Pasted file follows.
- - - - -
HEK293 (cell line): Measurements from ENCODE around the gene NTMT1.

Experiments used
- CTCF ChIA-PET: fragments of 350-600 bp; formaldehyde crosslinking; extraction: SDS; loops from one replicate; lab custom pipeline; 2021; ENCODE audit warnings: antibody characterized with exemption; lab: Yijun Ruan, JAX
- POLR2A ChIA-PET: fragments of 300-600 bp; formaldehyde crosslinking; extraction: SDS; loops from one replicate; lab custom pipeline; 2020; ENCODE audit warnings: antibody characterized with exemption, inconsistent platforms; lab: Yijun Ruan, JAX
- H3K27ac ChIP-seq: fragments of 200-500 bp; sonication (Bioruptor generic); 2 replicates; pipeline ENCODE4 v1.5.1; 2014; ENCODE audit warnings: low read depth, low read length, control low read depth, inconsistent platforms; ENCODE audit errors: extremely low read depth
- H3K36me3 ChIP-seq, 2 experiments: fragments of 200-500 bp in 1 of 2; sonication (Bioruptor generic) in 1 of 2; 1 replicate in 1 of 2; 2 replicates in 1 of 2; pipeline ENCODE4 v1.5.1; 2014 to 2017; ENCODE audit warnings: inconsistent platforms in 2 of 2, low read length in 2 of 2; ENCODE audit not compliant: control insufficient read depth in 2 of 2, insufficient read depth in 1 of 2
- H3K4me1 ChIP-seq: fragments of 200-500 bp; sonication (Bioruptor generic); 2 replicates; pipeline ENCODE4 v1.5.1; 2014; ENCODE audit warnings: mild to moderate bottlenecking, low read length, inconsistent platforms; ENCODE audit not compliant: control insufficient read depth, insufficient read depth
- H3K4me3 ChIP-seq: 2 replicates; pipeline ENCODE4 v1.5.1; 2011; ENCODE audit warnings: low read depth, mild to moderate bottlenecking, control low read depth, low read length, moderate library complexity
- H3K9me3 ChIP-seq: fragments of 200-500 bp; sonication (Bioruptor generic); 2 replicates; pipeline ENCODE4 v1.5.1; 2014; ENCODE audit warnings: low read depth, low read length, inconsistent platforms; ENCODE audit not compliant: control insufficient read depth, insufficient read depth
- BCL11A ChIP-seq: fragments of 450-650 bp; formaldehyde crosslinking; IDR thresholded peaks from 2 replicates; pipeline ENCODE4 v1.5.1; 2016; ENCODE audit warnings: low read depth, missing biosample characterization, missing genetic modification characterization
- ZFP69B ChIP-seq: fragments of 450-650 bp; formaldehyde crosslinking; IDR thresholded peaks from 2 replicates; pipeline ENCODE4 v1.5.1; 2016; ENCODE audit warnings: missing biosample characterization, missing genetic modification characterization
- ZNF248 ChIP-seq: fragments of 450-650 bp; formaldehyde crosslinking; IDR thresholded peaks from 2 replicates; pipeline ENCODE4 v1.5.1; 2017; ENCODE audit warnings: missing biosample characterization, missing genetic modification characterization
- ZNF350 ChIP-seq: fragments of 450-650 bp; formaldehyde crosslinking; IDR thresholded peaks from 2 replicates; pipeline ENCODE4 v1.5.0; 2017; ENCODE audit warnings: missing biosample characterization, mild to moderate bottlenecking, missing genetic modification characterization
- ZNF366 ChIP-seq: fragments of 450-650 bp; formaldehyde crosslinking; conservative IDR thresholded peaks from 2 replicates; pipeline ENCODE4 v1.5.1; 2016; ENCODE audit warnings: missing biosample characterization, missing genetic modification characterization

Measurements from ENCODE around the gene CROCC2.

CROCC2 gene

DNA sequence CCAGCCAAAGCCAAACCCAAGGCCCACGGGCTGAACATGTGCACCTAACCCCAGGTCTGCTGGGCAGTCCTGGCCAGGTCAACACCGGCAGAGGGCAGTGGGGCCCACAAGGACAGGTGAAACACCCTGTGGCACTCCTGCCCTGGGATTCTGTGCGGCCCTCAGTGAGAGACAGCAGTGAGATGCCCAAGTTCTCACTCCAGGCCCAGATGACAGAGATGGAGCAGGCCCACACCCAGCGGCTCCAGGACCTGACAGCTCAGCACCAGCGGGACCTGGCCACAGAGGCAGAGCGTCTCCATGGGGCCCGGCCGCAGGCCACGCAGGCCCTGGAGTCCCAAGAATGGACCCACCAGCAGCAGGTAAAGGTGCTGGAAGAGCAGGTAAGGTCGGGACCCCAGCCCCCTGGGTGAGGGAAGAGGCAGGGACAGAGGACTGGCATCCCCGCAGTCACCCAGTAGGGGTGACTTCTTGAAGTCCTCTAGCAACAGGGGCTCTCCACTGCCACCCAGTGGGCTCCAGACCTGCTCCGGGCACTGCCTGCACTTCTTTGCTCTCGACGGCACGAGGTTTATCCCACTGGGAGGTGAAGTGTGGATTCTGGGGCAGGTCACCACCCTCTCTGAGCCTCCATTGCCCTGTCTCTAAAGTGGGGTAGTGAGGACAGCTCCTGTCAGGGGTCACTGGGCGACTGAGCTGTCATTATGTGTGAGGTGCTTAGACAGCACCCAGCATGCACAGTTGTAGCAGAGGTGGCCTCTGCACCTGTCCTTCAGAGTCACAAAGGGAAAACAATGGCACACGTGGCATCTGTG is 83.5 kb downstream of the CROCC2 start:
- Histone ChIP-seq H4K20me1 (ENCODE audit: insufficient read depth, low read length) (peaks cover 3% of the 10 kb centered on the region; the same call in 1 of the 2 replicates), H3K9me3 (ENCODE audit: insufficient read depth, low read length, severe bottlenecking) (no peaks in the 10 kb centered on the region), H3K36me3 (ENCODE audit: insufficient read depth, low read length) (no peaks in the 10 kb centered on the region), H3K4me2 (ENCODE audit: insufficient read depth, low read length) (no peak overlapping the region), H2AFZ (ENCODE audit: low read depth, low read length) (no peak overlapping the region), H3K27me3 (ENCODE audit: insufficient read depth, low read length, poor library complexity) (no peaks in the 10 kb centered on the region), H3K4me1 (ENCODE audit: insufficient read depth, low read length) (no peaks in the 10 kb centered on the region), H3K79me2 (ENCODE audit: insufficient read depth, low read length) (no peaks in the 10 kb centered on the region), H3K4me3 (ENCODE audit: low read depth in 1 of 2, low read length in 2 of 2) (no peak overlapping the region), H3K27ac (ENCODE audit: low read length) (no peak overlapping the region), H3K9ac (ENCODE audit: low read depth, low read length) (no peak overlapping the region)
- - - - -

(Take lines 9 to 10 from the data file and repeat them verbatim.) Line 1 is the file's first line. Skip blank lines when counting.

- H3K9me3 ChIP-seq: fragments of 200-500 bp; sonication (Bioruptor generic); 2 replicates; pipeline ENCODE4 v1.5.1; 2014; ENCODE audit warnings: low read depth, low read length, inconsistent platforms; ENCODE audit not compliant: control insufficient read depth, insufficient read depth
- BCL11A ChIP-seq: fragments of 450-650 bp; formaldehyde crosslinking; IDR thresholded peaks from 2 replicates; pipeline ENCODE4 v1.5.1; 2016; ENCODE audit warnings: low read depth, missing biosample characterization, missing genetic modification characterization